Day In a Page

Screwing your way to the top? Good for Lana Del Rey for helping kill that myth

Screwing your way to the top?

Good for Lana Del Rey for helping kill that myth, says Grace Dent
Will the young Britons fighting in Syria be allowed to return home and resume their lives?

Will Britons fighting in Syria be able to resume their lives?

Tony Blair's Terrorism Act 2006 has made it an offence to take part in military action abroad with a "political, ideological, religious or racial motive"
Beyoncé poses as Rosie the Riveter, the wartime poster girl who became a feminist pin-up

Beyoncé poses as Rosie the Riveter

The wartime poster girl became the ultimate American symbol of female empowerment
The quest to find the perfect pair of earphones: Are custom, 3D printed earbuds the solution?

The quest to find the perfect pair of earphones

Earphones don't fit properly, offer mediocre audio quality and can even be painful. So the quest to design the perfect pair is music to Seth Stevenson's ears
US Army's shooting star: Lt-Col Steven Cole is the man Hollywood calls when it wants to borrow a tank or check a military uniform

Meet the US Army's shooting star

Lt-Col Steven Cole is the man Hollywood calls when it wants to borrow a tank or check a military uniform
Climate change threatens to make the antarctic fur seal extinct

Take a good look while you can

How climate change could wipe out this seal
Should emergency hospital weddings be made easier for the terminally ill?

Farewell, my lovely

Should emergency hospital weddings be made easier?
Man Booker Prize 2014 longlist: Crowdfunded novel nominated for first time

Crowdfunded novel nominated for Booker Prize

Paul Kingsnorth's 'The Wake' is in contention for the prestigious award
Vladimir Putin employs a full-time food taster to ensure his meals aren't poisoned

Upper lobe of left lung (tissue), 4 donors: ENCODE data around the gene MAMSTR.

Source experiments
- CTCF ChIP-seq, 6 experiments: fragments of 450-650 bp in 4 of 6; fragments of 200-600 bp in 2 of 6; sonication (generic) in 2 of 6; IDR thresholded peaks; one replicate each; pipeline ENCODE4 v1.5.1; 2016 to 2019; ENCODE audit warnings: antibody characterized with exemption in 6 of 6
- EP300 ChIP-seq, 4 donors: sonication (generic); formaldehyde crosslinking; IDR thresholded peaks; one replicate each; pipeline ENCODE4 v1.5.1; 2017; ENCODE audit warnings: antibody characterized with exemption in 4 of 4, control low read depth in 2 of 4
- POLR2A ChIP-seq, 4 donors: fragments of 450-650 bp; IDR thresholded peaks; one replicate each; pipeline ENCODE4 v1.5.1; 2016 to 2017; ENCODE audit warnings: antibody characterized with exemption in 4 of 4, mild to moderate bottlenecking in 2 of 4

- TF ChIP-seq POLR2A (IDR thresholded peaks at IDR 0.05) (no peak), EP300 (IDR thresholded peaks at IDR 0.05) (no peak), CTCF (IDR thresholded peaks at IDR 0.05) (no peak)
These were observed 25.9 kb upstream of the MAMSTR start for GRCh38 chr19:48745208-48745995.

Vladimir Putin employs a full-time food taster

John Walsh salutes those brave souls who have, throughout history, put their knives on the line
Tour de France effect brings Hollywood blockbusters to Yorkshire

Tour de France effect brings Hollywood blockbusters to Yorkshire

A $25m thriller starring Sam Worthington to be made in God's Own Country
Will The Minerva Project - the first 'elite' American university to be launched in a century - change the face of higher learning?

Will The Minerva Project change the face of higher learning?

The university has no lecture halls, no debating societies, no sports teams and no fraternities. Instead, the 33 students who have made the cut at Minerva, will travel the world and change the face of higher learning
The 10 best pedicure products

Feet treat: 10 best pedicure products

Bags packed and all prepped for holidays, but feet in a state? Get them flip-flop-ready with our pick of the items for a DIY treatment
Commonwealth Games 2014: Great Scots! Planes and pipers welcome in Glasgow's Games

Commonwealth Games 2014

Great Scots! Planes and pipers welcome in Glasgow's Games
Jack Pitt-Brooke: Manchester City and Patrick Vieira make the right stand on racism

Jack Pitt-Brooke

Manchester City and Patrick Vieira make the right stand on racism
How Terry Newton tragedy made iron men seek help to tackle their psychological demons

How Newton tragedy made iron men seek help to tackle their psychological demons

Over a hundred rugby league players have contacted clinic to deal with mental challenges of game